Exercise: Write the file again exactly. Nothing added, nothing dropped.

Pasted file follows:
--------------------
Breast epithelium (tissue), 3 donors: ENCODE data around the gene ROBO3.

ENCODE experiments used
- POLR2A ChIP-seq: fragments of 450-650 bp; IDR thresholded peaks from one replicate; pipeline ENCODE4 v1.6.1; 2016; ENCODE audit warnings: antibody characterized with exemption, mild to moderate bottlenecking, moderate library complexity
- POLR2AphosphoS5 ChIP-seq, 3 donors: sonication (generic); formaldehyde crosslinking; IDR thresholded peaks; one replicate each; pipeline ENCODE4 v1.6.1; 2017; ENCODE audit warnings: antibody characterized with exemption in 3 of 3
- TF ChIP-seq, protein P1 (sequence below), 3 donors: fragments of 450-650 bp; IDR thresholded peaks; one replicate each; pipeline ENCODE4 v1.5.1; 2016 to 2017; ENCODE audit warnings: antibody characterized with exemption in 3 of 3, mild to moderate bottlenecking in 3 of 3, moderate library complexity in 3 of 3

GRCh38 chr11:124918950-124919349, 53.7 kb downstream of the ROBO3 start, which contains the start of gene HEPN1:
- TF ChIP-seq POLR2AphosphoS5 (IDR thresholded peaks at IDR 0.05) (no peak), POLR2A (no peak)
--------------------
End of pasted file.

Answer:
Breast epithelium (tissue), 3 donors: ENCODE data around the gene ROBO3.

ENCODE experiments used
- POLR2A ChIP-seq: fragments of 450-650 bp; IDR thresholded peaks from one replicate; pipeline ENCODE4 v1.6.1; 2016; ENCODE audit warnings: antibody characterized with exemption, mild to moderate bottlenecking, moderate library complexity
- POLR2AphosphoS5 ChIP-seq, 3 donors: sonication (generic); formaldehyde crosslinking; IDR thresholded peaks; one replicate each; pipeline ENCODE4 v1.6.1; 2017; ENCODE audit warnings: antibody characterized with exemption in 3 of 3
- TF ChIP-seq, protein P1 (sequence below), 3 donors: fragments of 450-650 bp; IDR thresholded peaks; one replicate each; pipeline ENCODE4 v1.5.1; 2016 to 2017; ENCODE audit warnings: antibody characterized with exemption in 3 of 3, mild to moderate bottlenecking in 3 of 3, moderate library complexity in 3 of 3

GRCh38 chr11:124918950-124919349, 53.7 kb downstream of the ROBO3 start, which contains the start of gene HEPN1:
- TF ChIP-seq POLR2AphosphoS5 (IDR thresholded peaks at IDR 0.05) (no peak), POLR2A (no peak)